A team of archaeologists has excavated 32 graves in the El Chorro archaeological complex in Pomalca, Peru.
According to reports from local media, the remains were found alongside ceramic urns and other domestic items, including metal and bone spoons for feasting. But even more fascinating is the fact that several of the human remains are missing a crucial part of the skeleton – the feet.
Archaeologists working for the Museum of the Royal Tombs of Sipán say that there are 15 bodies of Mochica children and adolescents missing one or more bones in the foot. According to Edgar Bracamonte, who is overseeing the excavations, the team's initial thought was that these were amputations. Then, they noticed one skeleton was only missing the fibula (or calf bone). This, Bracamonte says, clearly shows that bone-stealing activity took place after the boy's death.
While this might seem like a bizarre practice through a 21st-century lens, it was actually not all that uncommon for pre-Hispanic cultures to remove the bones in the feet after death. The bones were then used to make jewelry – such as lockets. (A trend, it seems, that is making a comeback – albeit to a very niche market.)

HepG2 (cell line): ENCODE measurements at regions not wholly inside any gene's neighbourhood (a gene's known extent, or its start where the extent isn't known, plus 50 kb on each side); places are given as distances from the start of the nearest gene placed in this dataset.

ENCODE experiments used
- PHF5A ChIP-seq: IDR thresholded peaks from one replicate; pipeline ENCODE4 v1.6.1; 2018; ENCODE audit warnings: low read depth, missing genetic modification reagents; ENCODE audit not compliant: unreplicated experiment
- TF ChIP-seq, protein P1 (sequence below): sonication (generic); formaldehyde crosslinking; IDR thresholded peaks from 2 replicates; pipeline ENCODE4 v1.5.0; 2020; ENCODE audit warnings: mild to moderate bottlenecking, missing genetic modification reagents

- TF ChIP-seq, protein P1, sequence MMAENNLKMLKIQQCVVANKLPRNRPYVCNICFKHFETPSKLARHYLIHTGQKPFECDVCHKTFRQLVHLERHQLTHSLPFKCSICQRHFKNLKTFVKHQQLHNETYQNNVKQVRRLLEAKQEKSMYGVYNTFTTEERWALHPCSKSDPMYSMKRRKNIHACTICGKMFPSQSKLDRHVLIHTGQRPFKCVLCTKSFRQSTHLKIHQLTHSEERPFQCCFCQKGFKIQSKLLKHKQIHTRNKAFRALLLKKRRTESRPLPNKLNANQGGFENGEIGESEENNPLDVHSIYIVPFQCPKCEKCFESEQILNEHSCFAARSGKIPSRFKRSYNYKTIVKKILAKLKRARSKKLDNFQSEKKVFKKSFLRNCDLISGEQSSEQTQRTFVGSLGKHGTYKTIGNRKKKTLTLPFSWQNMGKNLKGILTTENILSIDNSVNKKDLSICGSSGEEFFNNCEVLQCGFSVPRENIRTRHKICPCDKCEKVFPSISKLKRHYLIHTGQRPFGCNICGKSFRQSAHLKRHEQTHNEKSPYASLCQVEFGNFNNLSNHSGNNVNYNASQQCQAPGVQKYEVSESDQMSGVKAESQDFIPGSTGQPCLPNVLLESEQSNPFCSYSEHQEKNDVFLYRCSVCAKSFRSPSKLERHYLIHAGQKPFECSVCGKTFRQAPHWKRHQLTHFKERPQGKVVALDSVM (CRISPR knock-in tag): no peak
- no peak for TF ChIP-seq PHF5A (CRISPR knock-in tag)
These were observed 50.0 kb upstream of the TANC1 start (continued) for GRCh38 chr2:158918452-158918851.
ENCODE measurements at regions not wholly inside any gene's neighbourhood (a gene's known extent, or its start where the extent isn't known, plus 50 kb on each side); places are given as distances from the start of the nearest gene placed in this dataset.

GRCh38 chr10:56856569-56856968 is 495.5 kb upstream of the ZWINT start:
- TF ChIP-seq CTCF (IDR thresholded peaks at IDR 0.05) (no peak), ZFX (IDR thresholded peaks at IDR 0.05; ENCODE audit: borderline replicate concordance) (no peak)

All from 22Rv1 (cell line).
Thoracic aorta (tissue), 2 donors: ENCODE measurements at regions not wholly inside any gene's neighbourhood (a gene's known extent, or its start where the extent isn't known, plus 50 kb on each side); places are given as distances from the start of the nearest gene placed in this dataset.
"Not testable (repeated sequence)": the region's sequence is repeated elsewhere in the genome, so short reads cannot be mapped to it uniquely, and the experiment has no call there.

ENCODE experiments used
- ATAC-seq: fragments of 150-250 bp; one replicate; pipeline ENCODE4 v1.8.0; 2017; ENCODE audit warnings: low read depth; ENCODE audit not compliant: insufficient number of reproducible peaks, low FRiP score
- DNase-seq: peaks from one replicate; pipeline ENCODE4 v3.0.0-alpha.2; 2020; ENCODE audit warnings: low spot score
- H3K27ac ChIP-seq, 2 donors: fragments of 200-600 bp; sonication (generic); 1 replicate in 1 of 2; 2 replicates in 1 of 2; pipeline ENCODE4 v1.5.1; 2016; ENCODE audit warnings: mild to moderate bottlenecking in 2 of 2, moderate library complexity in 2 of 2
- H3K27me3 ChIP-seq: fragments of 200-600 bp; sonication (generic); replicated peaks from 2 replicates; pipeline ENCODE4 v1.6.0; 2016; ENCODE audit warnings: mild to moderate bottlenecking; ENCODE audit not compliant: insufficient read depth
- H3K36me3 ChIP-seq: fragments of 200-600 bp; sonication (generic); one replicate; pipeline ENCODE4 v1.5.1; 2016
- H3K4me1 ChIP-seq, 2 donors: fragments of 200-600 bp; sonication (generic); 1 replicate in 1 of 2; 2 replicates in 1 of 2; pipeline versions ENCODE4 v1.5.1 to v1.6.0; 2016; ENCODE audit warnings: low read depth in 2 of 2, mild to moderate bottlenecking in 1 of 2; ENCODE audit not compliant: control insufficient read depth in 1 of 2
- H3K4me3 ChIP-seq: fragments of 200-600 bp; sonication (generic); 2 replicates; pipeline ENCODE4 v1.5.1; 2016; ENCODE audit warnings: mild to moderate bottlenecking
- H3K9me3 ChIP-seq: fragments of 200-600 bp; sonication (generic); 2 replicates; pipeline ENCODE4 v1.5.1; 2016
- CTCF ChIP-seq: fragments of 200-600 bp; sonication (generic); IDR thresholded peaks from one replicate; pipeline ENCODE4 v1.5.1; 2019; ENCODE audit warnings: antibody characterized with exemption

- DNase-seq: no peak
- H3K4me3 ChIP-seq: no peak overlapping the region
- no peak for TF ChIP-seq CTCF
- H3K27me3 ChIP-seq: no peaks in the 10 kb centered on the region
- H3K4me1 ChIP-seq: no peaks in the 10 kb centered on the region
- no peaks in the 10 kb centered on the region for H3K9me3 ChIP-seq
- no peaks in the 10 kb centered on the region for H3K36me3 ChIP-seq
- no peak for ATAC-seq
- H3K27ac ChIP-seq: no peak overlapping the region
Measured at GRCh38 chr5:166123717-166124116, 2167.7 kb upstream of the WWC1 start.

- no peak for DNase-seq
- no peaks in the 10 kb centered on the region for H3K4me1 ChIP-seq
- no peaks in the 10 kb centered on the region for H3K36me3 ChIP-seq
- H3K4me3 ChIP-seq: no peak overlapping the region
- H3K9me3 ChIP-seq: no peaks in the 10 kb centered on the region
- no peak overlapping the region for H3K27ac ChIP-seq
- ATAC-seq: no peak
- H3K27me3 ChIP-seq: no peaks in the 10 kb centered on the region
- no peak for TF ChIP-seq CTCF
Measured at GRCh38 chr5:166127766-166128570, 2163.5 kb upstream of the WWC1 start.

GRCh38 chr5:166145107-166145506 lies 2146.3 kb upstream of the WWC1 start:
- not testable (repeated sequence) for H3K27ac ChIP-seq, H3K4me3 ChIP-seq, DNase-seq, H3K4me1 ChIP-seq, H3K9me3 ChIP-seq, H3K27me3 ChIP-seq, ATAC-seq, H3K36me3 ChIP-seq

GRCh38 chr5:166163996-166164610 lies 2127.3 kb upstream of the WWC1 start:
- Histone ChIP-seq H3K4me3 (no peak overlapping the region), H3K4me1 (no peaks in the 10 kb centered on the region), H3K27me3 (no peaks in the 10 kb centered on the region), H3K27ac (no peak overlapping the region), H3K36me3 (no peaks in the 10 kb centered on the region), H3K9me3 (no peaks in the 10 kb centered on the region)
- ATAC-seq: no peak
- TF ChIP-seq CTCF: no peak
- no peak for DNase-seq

"This makes the rituals and the cult of the dead we have in this area even more important and intriguing," Bracamonte told journalists, referring to the skeletons.
The Moche were a group of indigenous peoples who dominated northern Peruvian culture before the Incas, and, later, the Spanish colonialists, took over. In their heyday, from around 1 CE to 800 CE, the Moche built large, pyramid-like structures, created intricate works of pottery, and offered human sacrifices to appease their gods.
Twenty-three of the graves found (so far) belong to Mochicas. The remaining nine date to the Lambayeque (or Sicán) culture that followed the Moche, from around 750 CE to 1375 CE. Alongside the bodies, the team has excavated at least 150 vessels and several tumis (ceremonial knives).
"(In the rites) there was food, drinks, and music, we found a lot of whistles and foods of all kinds that are quite well preserved, as well as a number of pots with clear indications of food preparation," Bracamonte explained.
Excavations began in late September 2018 and are expected to continue until December 24.